Mitt Romney declared on Wednesday that President Obama’s health care mandate was in fact a tax, shifting his campaign’s characterization of the law and aligning himself with the conservative voices in his party.
Mr. Romney’s remarks, made in a hastily arranged interview with CBS News on a national holiday, prompted renewed criticisms that he was willing to adjust his views for political expediency. Two days earlier, his chief spokesman and senior strategist had said that Mr. Romney did not believe the mandate should be called a tax.
UPDATE: Siarlys Jenkins helpfully reminds us of The Quantum Theory of Mitt Romney. Excerpt:
Complementarity. In much the same way that light is both a particle and a wave, Mitt Romney is both a moderate and a conservative, depending on the situation (Fig. 1). It isnot that he is one or the other; it is not that he is one and then the other. He is both at the same time.
Probability. Mitt Romney’s political viewpoints can be expressed only in terms oflikelihood, not certainty. While some views are obviously far less likely than others, noview can be thought of as absolutely impossible. Thus, for instance, there is at any given moment a nonzero chance that Mitt Romney supports child slavery.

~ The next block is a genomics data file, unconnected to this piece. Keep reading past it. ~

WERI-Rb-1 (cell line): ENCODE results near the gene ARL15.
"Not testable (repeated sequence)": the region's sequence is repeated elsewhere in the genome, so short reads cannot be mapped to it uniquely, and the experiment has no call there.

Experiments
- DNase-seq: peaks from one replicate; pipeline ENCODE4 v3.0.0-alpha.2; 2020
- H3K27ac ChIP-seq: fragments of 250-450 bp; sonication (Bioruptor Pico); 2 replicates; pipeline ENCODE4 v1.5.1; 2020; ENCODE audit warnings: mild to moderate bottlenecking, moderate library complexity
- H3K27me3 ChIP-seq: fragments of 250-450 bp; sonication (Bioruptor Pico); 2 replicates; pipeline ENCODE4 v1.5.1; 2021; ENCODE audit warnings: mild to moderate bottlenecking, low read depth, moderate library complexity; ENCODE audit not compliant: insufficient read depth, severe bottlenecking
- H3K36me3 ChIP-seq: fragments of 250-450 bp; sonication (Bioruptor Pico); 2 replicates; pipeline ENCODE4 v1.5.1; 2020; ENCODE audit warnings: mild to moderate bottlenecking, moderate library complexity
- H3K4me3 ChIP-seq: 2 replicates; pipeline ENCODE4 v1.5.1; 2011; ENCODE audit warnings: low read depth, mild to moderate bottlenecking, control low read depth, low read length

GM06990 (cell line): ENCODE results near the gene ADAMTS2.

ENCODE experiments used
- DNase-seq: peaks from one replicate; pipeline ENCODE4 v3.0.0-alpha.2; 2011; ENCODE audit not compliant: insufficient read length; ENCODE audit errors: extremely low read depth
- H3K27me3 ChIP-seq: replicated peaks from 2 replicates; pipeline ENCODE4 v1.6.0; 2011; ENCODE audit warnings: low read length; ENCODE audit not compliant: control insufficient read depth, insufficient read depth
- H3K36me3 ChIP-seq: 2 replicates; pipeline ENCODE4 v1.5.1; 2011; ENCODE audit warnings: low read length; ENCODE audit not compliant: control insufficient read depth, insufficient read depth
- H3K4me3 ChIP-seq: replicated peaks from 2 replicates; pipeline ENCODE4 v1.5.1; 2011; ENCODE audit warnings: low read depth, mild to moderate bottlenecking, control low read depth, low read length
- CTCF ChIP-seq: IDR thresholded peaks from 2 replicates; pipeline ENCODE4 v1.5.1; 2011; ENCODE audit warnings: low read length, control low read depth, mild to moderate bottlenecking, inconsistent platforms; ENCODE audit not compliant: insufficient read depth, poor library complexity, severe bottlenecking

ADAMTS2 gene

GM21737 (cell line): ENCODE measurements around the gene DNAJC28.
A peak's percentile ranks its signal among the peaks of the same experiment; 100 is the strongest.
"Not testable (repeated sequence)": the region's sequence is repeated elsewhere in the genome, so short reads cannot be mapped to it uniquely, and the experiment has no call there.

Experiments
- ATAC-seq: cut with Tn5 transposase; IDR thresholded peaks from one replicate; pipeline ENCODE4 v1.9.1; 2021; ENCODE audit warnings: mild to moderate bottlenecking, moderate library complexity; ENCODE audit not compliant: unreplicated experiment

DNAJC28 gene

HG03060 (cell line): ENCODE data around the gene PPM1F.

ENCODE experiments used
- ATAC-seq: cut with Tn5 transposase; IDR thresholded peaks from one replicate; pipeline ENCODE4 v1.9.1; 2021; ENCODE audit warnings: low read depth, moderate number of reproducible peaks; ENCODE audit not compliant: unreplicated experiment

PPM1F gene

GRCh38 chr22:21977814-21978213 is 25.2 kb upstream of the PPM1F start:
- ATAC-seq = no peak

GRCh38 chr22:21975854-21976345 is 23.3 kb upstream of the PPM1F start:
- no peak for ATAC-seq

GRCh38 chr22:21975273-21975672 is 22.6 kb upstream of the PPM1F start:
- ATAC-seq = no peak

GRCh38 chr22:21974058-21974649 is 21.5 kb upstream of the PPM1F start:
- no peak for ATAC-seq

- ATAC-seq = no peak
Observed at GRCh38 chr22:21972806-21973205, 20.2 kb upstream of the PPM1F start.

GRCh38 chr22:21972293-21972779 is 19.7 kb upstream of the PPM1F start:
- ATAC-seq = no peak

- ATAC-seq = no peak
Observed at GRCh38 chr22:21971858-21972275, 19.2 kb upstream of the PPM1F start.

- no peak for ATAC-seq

Uncertainty. Frustrating as it may be, the rules of quantum campaigning dictate that no human being can ever simultaneously know both what Mitt Romney’s current position is and where that position will be at some future date. This is known as the “principle uncertainty principle.”
Etc. They ought to give Mitt one of those Dukakis helmets and give him a spin in the supercollider at CERN, to see what he’s made of.